VICTORIA – Draft regulations leaked today are proof that the Campbell government doesn’t care about protecting species at risk in British Columbia, New Democrat environment critic Shane Simpson said today.

“These draft regulations are an embarrassment,” said Simpson, the MLA for Vancouver-Hastings. They miss the point completely, utterly failing to take the action needed to protect species at risk. It shows just how out of touch the Campbell government really is on this issue.”

The environmental groups Western Canada Wilderness Committee and Ecojustice received a briefing document outlining aspects the Campbell government’ long awaited species at risk regulations. That document shows that only 38 species and 57 plants, out of more than 1300 that have been identified as at risk, will receive limited protection. Further, the regulations fail to recognize habitat protection as a key piece to the puzzle.

“How can this government expect to protect species at risk when they ignore the role habitat protection plays in the effort?” said Simpson. “This legislation is weak – merely lip service.

“The Campbell government has been promising tough action on protecting species at risk,” said Simpson. “Clearly, all they are really committed to is watered down regulations that will accomplish little.”

Simpson said that last spring he introduced a private members bill, the Wildlife Protection Act. “My bill is comprehensive and would provide real protection based on science, while ensuring balance for other essential habitat uses when warranted. It provides a template for the Campbell government to move on, but they just are not interested.”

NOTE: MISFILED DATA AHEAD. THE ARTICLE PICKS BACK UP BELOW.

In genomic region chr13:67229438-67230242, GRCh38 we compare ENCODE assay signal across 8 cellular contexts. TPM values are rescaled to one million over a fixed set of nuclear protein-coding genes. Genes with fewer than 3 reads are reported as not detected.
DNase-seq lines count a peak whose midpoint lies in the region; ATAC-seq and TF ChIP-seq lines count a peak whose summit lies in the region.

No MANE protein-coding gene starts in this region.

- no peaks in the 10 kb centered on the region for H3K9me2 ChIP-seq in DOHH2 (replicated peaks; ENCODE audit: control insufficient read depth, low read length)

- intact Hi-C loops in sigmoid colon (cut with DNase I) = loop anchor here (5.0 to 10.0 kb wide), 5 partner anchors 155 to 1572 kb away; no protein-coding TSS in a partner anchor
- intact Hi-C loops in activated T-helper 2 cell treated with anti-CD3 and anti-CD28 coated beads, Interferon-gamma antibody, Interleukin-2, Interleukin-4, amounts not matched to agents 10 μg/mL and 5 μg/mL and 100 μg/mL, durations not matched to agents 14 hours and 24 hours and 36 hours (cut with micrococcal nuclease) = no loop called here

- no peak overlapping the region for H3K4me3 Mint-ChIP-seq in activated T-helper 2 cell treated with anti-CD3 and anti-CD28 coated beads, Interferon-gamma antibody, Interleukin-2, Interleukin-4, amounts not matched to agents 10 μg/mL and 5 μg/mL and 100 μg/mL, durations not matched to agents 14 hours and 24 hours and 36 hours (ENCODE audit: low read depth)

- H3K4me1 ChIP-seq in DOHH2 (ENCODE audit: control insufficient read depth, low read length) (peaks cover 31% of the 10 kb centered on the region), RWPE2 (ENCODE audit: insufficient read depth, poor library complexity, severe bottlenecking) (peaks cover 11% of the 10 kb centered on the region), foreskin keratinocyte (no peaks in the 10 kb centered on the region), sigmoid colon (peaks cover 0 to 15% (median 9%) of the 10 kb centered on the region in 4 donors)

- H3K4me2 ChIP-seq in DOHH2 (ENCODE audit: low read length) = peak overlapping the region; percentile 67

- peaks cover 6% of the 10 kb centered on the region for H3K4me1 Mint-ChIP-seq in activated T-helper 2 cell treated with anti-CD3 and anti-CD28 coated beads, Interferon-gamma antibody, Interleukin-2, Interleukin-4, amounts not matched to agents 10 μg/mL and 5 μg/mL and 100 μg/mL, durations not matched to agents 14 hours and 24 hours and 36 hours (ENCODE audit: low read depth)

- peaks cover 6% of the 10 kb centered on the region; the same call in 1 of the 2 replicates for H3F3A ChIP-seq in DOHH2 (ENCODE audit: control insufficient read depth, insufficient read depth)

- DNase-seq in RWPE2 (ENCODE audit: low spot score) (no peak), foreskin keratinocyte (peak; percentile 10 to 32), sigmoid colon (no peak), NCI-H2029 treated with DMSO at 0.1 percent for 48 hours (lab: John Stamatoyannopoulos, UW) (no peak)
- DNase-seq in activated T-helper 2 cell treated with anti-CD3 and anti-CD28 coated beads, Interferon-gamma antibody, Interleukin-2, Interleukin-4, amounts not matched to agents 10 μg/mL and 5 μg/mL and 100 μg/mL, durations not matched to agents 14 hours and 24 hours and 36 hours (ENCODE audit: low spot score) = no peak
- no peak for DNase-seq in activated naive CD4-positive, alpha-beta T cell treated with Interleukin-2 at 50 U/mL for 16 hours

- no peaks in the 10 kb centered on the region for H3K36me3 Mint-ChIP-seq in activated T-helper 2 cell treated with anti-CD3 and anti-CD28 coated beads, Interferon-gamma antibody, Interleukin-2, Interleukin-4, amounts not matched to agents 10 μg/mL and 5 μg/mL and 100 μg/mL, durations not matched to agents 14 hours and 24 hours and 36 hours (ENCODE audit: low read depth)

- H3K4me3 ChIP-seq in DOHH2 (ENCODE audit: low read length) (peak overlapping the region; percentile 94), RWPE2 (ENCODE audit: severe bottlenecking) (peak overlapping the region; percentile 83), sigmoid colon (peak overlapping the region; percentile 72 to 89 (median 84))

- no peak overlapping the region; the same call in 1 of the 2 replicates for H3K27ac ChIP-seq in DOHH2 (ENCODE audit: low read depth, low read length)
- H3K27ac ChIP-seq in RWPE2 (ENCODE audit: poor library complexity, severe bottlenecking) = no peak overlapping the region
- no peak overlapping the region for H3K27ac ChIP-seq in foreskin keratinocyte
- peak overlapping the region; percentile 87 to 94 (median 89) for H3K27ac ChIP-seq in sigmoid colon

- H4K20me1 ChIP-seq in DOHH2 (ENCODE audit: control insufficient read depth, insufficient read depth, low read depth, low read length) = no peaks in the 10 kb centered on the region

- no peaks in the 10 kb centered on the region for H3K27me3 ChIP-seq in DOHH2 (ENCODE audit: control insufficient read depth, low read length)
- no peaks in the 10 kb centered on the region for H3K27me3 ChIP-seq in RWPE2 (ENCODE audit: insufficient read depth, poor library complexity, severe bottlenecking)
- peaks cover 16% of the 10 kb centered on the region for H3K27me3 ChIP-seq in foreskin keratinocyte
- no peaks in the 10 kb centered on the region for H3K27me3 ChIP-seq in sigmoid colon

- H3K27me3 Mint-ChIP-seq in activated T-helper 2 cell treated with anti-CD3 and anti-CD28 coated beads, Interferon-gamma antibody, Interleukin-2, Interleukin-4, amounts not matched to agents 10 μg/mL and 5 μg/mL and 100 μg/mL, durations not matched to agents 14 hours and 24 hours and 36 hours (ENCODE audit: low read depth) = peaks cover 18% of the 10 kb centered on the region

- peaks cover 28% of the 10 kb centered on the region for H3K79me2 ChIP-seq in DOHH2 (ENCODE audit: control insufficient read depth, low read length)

Simpson added that it is vital to legislate species-at-risk protection – not just regulate. He noted that BC is one of only two provinces in Canada that don’t have legal protection for species-at-risk.

“The Premier may claim to be green, but weak regulations like these shows the Campbell government really has no interest in doing what is right for our environment,” said Simpson.

Written by Stephen Rees

September 22, 2008 at 12:34 pm

Posted in Environment

Underground tourism

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Globe and Mail

A not very serious story from the travel section that claims “There’s no better way for travellers to tap into a city’s real centre than hopping on a subway.”

Actually I disagree. And I am a train enthusiast, and I always use subways – or rapid transit – when I can. But they are not “the real centre” – and they are remarkably similar in most respects. Though, of course, like all train geeks we obsess about the detail differences that I am sure the rest of the world is unaware of. For instance the Hollywood film industry regularly tries to pass off the TTC as NYCTA.

In London, the dank tiled stations resemble defunct psychiatric institutions, cruel mazes of narrow tunnels and long flammable escalators. (Martin Amis’s novel Success depicts someone afflicted with a fully rational fear of entering this troglodytic pit.)

No, this is only applicable to a few older stations. The “flammable escalators” were all taken out and replaced after the Kings Cross fire. Yes there are labyrinthine passages but mostly for changing trains (“transfers” in Amerispeak) but Paris exceeds London in these. The stations have been mostly modernised and some (like Baker Street on the original Metropolitan Railway which gave its name to all the imitators in other cities) have been very nicely restored. What is really striking (in comparison to, say, Edmonton) is the amount of advertising on the Undergound – and the posters have always been the major way to while away the time on a platform or escalator. Though I noticed on my last trip that the number of bra adverts on the escalators seems to have fallen foul of the feministas.